I am not a psychologist, nor am I a philosopher. But I’ve spent a lot of time thinking about the goals we pursue, the things we own, and the items we buy. I find it to be a fascinating study into the human spirit.
There are countless reasons we buy more stuff than we need. Some motivations are pushed upon us by society. But other causes seem to spring from our own internal motivations. Either way, arriving at a healthy understanding of why we buy more than we need is a worthy pursuit.
Which is one reason I find the Diderot Effect to be such an interesting phenomenon. This motivation for overconsumption, originally noted in the 18th Century by a French philosopher named Denis Diderot, is still commonplace among us.
The simplest description of the Diderot Effect is this: “the introduction of a new possession into a consumer’s existence will often result in a process of spiraling consumption.”
In other words, the purchase of one new item often leads to the purchase of another. We can see this play out in small ways:
Last week, my wife took my 9-year old daughter school shopping for the upcoming year. On her shopping list was a new backpack. After viewing her choices, my daughter chose one. But this new backpack does not match the lunch bag she used last year—and so, almost immediately, “new lunch bag” was added to the shopping list, even though her lunch bag from last year still worked just fine.
The introduction of a new item (the backpack) resulted in a desire for further consumption. But this, as I mentioned, is only a small example.
There are more examples of the Diderot Effect all around us:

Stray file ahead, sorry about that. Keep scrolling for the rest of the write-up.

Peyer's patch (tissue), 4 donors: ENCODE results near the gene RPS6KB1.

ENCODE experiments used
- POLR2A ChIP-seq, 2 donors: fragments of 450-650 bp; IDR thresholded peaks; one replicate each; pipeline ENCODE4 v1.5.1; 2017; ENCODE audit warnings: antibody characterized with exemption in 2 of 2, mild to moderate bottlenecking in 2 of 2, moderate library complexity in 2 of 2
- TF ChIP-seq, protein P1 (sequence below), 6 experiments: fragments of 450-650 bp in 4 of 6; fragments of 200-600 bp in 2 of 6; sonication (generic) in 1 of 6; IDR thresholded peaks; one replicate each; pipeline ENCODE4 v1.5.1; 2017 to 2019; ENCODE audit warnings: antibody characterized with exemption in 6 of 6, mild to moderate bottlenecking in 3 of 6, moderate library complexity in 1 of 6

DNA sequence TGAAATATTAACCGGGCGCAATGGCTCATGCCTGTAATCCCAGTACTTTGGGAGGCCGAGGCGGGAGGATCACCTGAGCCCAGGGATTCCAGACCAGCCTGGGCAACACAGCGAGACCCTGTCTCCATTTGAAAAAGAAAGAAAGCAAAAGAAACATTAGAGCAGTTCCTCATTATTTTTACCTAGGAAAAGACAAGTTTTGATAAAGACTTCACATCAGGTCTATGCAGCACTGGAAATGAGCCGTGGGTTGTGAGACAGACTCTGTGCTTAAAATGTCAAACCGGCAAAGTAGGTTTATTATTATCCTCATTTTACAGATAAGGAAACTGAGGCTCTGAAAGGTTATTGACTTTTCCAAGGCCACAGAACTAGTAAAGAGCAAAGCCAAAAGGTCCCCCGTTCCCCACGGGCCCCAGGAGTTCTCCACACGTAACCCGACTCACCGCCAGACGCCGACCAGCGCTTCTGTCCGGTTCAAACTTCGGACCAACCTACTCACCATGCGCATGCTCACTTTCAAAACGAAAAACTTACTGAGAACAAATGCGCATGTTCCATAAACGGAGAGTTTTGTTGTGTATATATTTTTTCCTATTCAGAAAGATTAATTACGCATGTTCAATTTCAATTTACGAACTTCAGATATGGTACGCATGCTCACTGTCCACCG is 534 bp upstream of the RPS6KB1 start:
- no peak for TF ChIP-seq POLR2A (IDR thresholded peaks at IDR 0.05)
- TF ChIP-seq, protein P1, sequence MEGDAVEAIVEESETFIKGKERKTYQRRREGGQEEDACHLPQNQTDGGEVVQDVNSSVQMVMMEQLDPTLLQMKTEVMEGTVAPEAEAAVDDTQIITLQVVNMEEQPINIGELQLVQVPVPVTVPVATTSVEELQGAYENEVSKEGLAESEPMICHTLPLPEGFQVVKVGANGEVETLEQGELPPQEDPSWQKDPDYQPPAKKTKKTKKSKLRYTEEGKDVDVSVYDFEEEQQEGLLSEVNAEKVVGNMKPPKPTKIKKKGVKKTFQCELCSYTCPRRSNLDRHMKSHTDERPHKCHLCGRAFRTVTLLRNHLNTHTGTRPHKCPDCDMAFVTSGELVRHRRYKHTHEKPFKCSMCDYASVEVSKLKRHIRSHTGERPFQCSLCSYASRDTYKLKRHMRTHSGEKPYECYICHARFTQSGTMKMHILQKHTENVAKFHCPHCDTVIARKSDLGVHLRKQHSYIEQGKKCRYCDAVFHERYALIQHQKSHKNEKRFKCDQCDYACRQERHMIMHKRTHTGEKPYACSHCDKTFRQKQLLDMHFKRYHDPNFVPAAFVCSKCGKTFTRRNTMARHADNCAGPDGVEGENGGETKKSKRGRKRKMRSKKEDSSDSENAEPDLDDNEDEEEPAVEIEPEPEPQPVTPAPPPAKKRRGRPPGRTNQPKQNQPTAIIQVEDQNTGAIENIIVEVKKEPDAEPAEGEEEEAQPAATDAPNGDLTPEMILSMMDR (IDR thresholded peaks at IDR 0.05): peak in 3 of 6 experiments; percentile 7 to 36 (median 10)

- We buy a new shirt or dress… and immediately begin looking for new shoes to match, instead of maintaining a minimalist wardrobe.
- We bring home a new couch… and suddenly the end tables in our living room appear old and shabby, in need of replacement.
- We purchase a new car… and soon begin spending money on car washes, more expensive gasoline, or a parking pass.
- We move into a new home… and use the occasion to replace our existing bedroom set with a new one.
In each circumstance, the reality is that we already owned enough shoes and our end tables and bedroom furniture worked just fine before. But because something new had been introduced into our lives, we were immediately drawn into a process of spiraling consumption.
Denis Diderot observed and noted this phenomenon in an essay titled, “Regrets on Parting with My Old Dressing Gown.” In the fictional story, he receives a new, elegant dressing gown from his friend, a kind gesture. However, upon receiving the gown, Denis notices all his other possessions begin to look drab and faded compared to it. He begins replacing them—all of them—even the art on the walls. And by the end of story, Denis notes, “I was absolute master of my old dressing gown, but I have become a slave to my new one.”
In this way, Diderot explains how new consumption often leads to further consumption. But more than that, he argues that we begin identifying with our possessions and search for new things that fit into our specific mold. The purchase of fashion, he would argue, is rarely about the functional use of clothing—it’s not just about finding thread to cover our bodies. Instead, the purchase of clothing (and everything else) represents an opportunity for self-expression.